The education allocation enables the PI to provide classroom instruction or training activities. The policy for an education allocation is similar to that for a startup allocation.
The research allocation enables the PI to continue research they began with startup allocations. However, a startup allocation is not a prerequisite for requesting a research allocation. A successful research allocation request requires a detailed justification of resource usage (a 10 to 15 page proposal). Requests are reviewed quarterly by the XSEDE Resource Allocations Committee. Since it is competitive to apply for research allocations, PIs need to prepare a strong proposal. It is recommended to watch an online training for Writing and Submitting a Successful XSEDE Allocation Proposal.
For details on up-to-date policies, please consult the XSEDE allocation policy page.
Once you have an XUP account, you can access to the XSEDE Resource Allocation System (XRAS) to submit applications for these three types of allocations.
- Who qualifies?
How do I login?
There are several ways to log in to an XSEDE system on which you have an allocation. The easiest way is to log in via the Single Sign On (SSO) login hub. Alternatively, there is the GSI-SSHTerm method for logging in from your personal computer. If you prefer to use direct ssh, you will probably need to apply for a userid and password for the specific system on which you have an allocation.
- Single Sign On (SSO) Login Hub
The Single Sign On login hub (login.xsede.org) is a single point-of-entry to the XSEDE resources. Upon logging into the hub with your XUP userid and password, a 12-hour proxy certificate is automatically generated, allowing the user to access XSEDE resources for the duration of the proxy. Users may then gsissh to any XSEDE system without the need for a system-specific userid and password.
PROS: The advantage is that there is a universal userid/password for all the XSEDE systems you have access to.
First, download and install the GSI-SSHTerm. With this software, you can connect to an XSEDE host system from a PC (running Windows XP or Window 7), Mac, or Linux with the XUP userid and password.
- Direct ssh
Most sites, e.g., LSU SuperMIC, TACC stampede and maverick, require a separate userid and password to access via direct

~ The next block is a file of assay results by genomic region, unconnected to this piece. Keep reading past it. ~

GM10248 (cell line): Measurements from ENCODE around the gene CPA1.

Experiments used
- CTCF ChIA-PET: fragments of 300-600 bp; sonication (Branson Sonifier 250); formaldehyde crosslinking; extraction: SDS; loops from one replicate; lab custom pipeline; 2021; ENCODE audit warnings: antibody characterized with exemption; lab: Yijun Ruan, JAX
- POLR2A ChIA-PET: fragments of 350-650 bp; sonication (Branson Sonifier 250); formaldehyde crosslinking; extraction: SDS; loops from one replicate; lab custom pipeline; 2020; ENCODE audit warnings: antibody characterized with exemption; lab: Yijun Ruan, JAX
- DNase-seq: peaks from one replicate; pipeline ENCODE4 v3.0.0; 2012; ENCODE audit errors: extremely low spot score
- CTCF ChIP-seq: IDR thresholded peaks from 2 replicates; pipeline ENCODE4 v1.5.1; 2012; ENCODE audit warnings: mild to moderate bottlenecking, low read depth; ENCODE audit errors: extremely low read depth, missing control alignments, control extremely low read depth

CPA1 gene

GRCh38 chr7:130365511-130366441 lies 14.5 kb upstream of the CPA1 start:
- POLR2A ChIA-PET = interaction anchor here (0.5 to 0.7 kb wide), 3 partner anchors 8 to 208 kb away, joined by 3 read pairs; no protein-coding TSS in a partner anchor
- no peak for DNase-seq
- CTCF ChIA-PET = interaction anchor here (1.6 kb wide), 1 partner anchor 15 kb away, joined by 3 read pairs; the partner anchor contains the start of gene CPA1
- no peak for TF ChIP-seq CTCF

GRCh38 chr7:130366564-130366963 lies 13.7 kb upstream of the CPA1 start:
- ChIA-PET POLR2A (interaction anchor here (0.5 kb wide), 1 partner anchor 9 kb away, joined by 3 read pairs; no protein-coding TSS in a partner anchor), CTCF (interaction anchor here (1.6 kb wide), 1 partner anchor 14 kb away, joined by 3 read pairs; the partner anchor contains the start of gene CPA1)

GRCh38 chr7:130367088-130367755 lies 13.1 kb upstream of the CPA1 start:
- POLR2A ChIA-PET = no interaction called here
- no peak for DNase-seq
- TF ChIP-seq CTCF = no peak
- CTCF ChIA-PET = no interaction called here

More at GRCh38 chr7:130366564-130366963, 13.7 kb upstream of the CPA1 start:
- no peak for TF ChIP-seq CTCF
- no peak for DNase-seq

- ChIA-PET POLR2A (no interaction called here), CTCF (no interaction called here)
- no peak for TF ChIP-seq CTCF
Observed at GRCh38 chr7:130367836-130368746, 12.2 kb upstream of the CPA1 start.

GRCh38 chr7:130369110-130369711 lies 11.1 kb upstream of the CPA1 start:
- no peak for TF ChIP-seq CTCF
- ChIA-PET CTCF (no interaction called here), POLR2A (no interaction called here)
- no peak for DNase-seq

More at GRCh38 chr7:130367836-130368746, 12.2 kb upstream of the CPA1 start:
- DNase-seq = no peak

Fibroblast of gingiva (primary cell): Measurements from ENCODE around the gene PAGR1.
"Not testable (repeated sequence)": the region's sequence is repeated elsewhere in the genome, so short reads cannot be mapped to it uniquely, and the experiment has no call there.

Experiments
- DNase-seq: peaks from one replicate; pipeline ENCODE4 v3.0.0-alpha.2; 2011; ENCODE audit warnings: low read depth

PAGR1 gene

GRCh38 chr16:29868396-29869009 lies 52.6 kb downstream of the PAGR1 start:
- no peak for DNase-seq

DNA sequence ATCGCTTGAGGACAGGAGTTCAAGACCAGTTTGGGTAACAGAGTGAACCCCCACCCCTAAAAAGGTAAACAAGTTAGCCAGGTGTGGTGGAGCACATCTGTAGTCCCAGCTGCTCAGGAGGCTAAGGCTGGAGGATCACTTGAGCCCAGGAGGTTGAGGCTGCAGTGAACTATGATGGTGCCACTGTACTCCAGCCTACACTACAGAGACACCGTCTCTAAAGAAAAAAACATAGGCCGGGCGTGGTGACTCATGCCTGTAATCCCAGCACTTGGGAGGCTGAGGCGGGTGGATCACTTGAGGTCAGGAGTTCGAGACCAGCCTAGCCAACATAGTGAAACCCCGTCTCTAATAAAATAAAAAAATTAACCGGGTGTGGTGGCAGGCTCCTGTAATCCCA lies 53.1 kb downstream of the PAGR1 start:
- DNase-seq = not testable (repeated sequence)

ssh. You can submit a ticket to the XSEDE helpdesk (see the last paragraph of this page) requesting for the direct-ssh access.
- Single Sign On (SSO) Login Hub
How do I transfer files?
You may need to transfer files between an XSEDE system and your personal computer or between two XSEDE systems. There are two ways to transfer files: scp/sftp or Globus. Please refer to XSEDE Data Transfers & Management.
- scp/sftp: All of the XSEDE resources are Linux/Unix clusters, so you can use scp or sftp to transfer files. Please refer to the SCC user guide for scp and sftp.
- Globus: Globus is based on the grid-ftp protocol. If you want to transfer a large amount of data (e.g. in the scale of terabytes), it is better to use Globus to obtain a faster transfer speed. For usage of Globus, please refer to Globus User Guide for XSEDE users.
Other information ?
- Since a lot of jobs are continually running on XSEDE resources, it is possible that your job will be waiting in the queue. You can use the wait time prediction tool to estimate how soon your job will start, so as to optimize your job submission.
- A supercomputer, Anton, built specifically for molecular dynamics (MD) simulations is open to academic institutions, including BU.
- Shaohao Chen (email@example.com, 617-353-8294) is the XSEDE liaison at Boston University. Contact him for general questions such as allocations, programming, and HPC issues. Contact the XSEDE helpdesk (see below) for help on system-specific issues.
- If you want to ask for help from a specific XSEDE site, you can submit a ticket to XSEDE helpdesk or send email to firstname.lastname@example.org . They also have a 24/7 phone service (1-866-907-2383).